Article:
The Arizona Supreme Court intervened in the child-molestation trial of onetime Minuteman leader Chris Simcox on Thursday afternoon, calling a halt to the proceedings until it can consider whether Simcox – who is insisting on his right to represent himself at trial – should be permitted to cross-examine the young girls he is accused of molesting.
KPHO-TV in Phoenix reported that Justice John Pelander of the state’s high court granted a stay in the trial at the request of Phoenix attorney Jack Wilenchik, who is representing the parents of one of the girls pro bono. Wilenchik had filed an emergency motion on behalf of the victim with the Arizona Supreme Court on Wednesday night, after the state appeals court declined to stop the trial while it considered whether or not it was appropriate to allow Simcox to cross-examine the girls.
Maricopa County prosecutors had asked Superior Court Judge Jose Padilla, who is overseeing the trial, to require Simcox to cross-examine the girls through court-appointed associate counsel, but Padilla had refused. And when the appeals court declined to prevent the trial from proceeding while it waited to consider the prosecutors’ arguments, Wilenchik stepped up with what he admits was “a Hail Mary pass,” in an interview with Stephen Lemons of the Phoenix New Times.
"If the court allows the child victim to be subject to cross-examination by her abuser," Wilenchik argued in his motion, "then the victim's constitutional right [under the Arizona Constitution] to be free from harassment and intimidation will be permanently violated."
Justice Pelander agreed, ruling that "the stay shall take effect either immediately or upon completion of the ongoing jury selection process in superior court." Jury selection in Padilla’s courtroom ended Thursday with only five jurors having been examined, four of those rejected. The trial is now expected to resume sometime after the end of this month.
"Simcox caused this all himself," Wilenchik told Lemons. "It was him who decided after two years of pending charges to make the decision to represent himself a month and a-half before trial. I think the prosecution moved pretty quickly to ask for this accommodation that [Simcox] not cross-examine his own molestation victims."
Victims’ rights advocates had earlier voiced their outrage to KPHO reporters about the possibility that Simcox might cross-examine his alleged victims. Daphne Young of Childhelp, an Arizona nonprofit that advocates for abused and neglected children, told the reporters that permitting such a situation would be a gross mistake.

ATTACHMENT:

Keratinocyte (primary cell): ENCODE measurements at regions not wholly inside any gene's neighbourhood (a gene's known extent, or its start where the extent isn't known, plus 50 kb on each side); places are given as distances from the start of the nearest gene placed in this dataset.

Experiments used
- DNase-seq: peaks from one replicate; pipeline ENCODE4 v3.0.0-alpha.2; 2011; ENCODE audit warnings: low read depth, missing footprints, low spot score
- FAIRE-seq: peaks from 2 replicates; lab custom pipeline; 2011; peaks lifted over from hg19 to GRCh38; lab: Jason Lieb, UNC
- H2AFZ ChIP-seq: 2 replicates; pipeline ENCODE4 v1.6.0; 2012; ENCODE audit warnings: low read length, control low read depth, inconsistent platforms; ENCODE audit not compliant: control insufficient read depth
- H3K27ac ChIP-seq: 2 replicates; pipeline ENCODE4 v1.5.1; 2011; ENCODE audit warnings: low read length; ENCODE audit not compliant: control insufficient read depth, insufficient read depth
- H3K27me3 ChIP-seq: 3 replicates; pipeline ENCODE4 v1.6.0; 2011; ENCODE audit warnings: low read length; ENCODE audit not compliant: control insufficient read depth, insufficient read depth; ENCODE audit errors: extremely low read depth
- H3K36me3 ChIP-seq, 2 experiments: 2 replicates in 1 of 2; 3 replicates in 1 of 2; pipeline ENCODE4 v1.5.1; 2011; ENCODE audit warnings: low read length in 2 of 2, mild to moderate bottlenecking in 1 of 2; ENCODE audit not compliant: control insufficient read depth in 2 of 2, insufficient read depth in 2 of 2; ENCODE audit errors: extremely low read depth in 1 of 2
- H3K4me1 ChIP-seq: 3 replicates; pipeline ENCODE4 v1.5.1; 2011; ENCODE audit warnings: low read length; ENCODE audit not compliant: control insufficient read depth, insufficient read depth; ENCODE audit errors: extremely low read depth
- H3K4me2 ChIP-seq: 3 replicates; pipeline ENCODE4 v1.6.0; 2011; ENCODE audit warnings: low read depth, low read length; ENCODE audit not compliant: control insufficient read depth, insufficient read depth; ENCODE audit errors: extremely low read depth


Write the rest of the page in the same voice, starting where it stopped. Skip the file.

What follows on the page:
"When a potential predator has the opportunity to cross-examine a child victim of sexual abuse, there's a great risk for intimidation, manipulation and re-victimizing of that young victim," Young said. "When you consider all the verbal and non-verbal cues that a predator uses to groom a young victim, there's a lot that can happen under the nose of the judges and even experts in the field because of the intimate relationship that abusers use to create silence.”
In this case, the girls were ages 6 and 5 when the alleged incidents occurred, in 2013. They are 8 and 7 now.
Simcox was originally charged with also molesting a third little girl, whom Simcox allegedly bribed with candy to expose her genitals, but those charges were dropped after the grand jury chose not to indict him in that case. However, that girl is expected to be a prosecution witness as well.
According to the papers filed by prosecutors, Simcox “is alleged to have digitally penetrated his biological daughter’s [vagina] on two occasions, penetrated her vagina with an object on [one] occasion and to have fondled the genitals of his daughter’s friend on two occasions.”
Simcox had initially been offered a plea bargain that would have required him to serve 10 years in prison, but he refused and insisted on taking the case to trial. Eventually, after months of disputes with his court-appointed attorneys, Simcox decided to assert his constitutional right to defend himself in court. Padilla granted him that.
Simcox rose to national notoriety in the early part of the previous decade by leading vigilante border watches that attracted a steady stream of media attention, culminating in the 2005 Minuteman Project event at the border that he and cofounder Jim Gilchrist promoted as a national anti-immigration event.
All along, however, there were allegations of sexual misbehavior. A 2005 report by the SPLC noted that Simcox had been previously accused by an older daughter of attempting to molest her, and his third ex-wife – mother of his current accuser – obtained a restraining order during their 2010 divorce.